Lung disease can cause shortness of breath, difficulty breathing, fatigue and inability to do physical work. But can you get disability for lung disease? Is it listed in the SSA’s rule books? What do you need to do in order to get disability benefits? Let’s find out.
COPD is a common lung disease that affects almost 15 million Americans. If you have been diagnosed with COPD or any other lung disease, you may be wondering if you are eligible for disability.
While the process can be complicated, it is essential to understand your options and what to expect. This blog post will provide an overview of how disability works for lung disease and what you need to do to apply. Keep reading to learn more!
Can I Get Social Disability for My Lung Condition?
Yes, you may be able to get a disability for your lung disease. To qualify for disability benefits, you must have a medical condition that:
- It should last for a minimum duration of one year or result in death; and
- Prevents you from doing any substantial work.
Lung diseases can vary in severity, so it is essential to consult with your doctor to determine the expected course of your particular condition. If your doctor provides documentation attesting to the disabling nature of your lung disease, you will have a much better chance of being approval for their disability benefits.
What Does the Social Security Administration Consider When Reviewing Claims for Disability claims?
The SSA will take a look at your medical history and other information to determine whether you eligible for benefits. In general, the SSA considers the following when deciding on your claim:
- Your diagnosis: the SSA wants to see that you have been diagnosed with lung disease by a qualified physician.
- Your symptoms: the SSA will consider the severity of your symptoms and how they impact your ability to work.
- Your treatment: the SSA will consider the type of treatment you receive and how it works.
- Your prognosis: the SSA will look at the expected course of your illness and how it is expected to affect your ability to work in the future.
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Which Lung problems Are Given In The Social Security Disability Listings?
Several lung diseases can qualify a person for Social Security Disability benefits. Some of the more common disabling lung diseases include:
- Chronic pulmonary disease(COPD): This group of disorders blocks airflow and makes breathing difficult. COPD includes emphysema and chronic bronchitis.
- Asthma. This chronic lung condition causes wheezing, coughing, and chest tightness.
- Pneumonia. This is an infection of the lungs that can cause severe respiratory disorders.
- Tuberculosis. This is a contagious bacterial infection that primarily affects the lungs but can also affect other parts of the body.
People with lung diseases may be eligible for SSD benefits if their condition is severe. To qualify for benefits, applicants must have a lung condition that meets or equals one of Social Security’s official listings. Alternatively, applicants can demonstrate that their lung condition prevents them from doing any work that exists in significant numbers in the national economy.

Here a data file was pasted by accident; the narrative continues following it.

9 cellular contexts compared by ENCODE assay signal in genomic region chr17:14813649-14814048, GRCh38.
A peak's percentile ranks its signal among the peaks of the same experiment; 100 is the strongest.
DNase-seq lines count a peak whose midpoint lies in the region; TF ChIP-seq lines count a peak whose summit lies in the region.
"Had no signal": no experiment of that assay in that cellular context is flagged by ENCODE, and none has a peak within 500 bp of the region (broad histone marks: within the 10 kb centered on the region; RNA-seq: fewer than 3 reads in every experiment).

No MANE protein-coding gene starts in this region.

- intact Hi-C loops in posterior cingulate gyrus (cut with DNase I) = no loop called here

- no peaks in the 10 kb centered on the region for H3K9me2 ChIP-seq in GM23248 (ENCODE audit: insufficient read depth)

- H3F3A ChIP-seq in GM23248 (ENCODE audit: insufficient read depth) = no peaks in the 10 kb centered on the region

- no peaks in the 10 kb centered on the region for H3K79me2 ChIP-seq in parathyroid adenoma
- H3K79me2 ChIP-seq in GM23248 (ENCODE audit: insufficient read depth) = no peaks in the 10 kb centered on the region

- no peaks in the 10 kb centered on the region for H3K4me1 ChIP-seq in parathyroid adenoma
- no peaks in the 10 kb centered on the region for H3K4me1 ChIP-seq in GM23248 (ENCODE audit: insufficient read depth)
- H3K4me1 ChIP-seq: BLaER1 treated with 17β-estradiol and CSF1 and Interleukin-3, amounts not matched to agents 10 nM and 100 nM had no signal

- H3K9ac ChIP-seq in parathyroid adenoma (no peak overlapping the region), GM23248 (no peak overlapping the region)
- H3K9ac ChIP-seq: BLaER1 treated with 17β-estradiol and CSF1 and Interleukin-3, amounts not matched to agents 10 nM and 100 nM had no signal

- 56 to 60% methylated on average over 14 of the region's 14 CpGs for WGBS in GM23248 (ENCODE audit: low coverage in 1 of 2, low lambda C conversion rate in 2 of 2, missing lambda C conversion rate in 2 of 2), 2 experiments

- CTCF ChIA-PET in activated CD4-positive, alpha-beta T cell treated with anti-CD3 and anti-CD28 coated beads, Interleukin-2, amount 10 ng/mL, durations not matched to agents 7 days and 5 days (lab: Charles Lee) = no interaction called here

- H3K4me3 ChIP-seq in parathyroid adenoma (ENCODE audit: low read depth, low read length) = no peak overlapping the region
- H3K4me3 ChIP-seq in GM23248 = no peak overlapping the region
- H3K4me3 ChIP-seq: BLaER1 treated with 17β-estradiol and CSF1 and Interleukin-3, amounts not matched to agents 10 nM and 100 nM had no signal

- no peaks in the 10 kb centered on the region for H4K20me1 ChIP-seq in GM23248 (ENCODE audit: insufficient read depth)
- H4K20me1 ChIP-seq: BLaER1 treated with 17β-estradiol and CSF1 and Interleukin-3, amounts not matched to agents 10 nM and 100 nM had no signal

Meeting Social Security’s Conditions for Respiratory Impairments
To qualify for disability benefits through social security, you must be able to prove that your respiratory disorder meets their specific criteria. This can be a challenge, as many diseases fall into a “grey area” and may not meet all requirements.
However, if you can prove that your respiratory disorder severely limits your ability to work, you may still be eligible for benefits. the SSA considers several factors in making their determination, including:
- The type and severity of your disorder
- Your medical records
- Your current treatment plan, prescriptions for supplemental oxygen or other medications
- Any other limitations or restrictions caused by your condition, such as heart problems, high blood pressure, anxiety, depression, lung cancer and diabetes
You can get these information in the SSA’s Impairments, section 3.00 Respiratory conditions. SSDI may be available to you If you suffer from any of the following disorders or other long-term lung or similar conditions:
- Adult asthma
- Emphysema problem
- Lung Transplant
- Respiratory failure
- Short-term respiration problems
- Cystic Fiber problem
- long Respiratory Disorder
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The Social Security Blue Book Listings for Respiratory Impairments
Those who meet the criteria for a disability listing in the Blue Book of Social Security are immediately accepted for disability benefits. Like most other medical impairments, Respiratory diseases can be challenging to match the SSA’s Blue Book listing requirements. Respiratory ailments have specific listing requirements, some of which are outlined here.
- Refer to the SSA listings 3.02 related to chronic respiratory impairments
- Rating of 3.03 for Asthma
- Listing 3.04 for Cystic Fibrosis
Blue Book Listing for respiratory impairments
Chronic respiratory diseases are included in rating of 3.02 for COPD. As long as your FEV1 (Forced expiratory volume, or the amount of air released in one second) is less than or equal to a certain quantity on the basis of your body ratio, you’ll be eligible for the listing.
According to Blue Book Listing I-B , an adult lady with height of 5’5″ and has FEV1 should be 1.35 or less is eligible for the listing. You will need to show the medical evidence for this through certain tests.